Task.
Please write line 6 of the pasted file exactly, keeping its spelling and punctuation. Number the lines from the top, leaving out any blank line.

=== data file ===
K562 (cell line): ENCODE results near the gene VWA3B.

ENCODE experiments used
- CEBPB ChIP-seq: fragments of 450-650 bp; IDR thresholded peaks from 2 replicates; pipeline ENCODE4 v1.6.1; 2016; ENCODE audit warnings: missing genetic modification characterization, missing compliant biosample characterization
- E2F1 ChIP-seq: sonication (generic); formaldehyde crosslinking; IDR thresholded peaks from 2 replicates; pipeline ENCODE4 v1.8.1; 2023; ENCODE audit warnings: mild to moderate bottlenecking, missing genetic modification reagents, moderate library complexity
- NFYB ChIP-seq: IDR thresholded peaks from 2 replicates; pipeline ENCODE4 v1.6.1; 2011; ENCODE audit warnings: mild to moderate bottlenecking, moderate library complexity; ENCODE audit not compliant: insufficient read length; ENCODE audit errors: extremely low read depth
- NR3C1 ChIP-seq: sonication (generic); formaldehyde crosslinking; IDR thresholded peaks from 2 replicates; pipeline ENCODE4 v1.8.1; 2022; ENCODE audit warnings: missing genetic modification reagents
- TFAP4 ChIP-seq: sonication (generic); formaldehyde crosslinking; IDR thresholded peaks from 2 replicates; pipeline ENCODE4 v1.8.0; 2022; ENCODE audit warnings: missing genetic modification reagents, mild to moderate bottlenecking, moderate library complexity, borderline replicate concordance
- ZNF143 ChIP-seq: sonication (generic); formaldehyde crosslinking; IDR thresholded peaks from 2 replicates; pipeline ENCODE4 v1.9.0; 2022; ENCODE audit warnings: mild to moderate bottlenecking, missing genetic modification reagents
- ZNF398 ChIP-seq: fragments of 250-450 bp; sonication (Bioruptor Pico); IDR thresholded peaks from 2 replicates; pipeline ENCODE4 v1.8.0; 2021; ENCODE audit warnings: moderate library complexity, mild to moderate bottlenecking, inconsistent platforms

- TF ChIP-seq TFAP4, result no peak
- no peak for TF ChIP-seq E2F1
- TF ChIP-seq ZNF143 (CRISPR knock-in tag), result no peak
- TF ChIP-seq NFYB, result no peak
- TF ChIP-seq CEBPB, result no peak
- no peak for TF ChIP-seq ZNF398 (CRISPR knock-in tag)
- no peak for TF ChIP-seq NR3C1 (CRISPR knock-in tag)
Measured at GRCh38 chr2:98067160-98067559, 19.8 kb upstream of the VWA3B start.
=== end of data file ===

- NR3C1 ChIP-seq: sonication (generic); formaldehyde crosslinking; IDR thresholded peaks from 2 replicates; pipeline ENCODE4 v1.8.1; 2022; ENCODE audit warnings: missing genetic modification reagents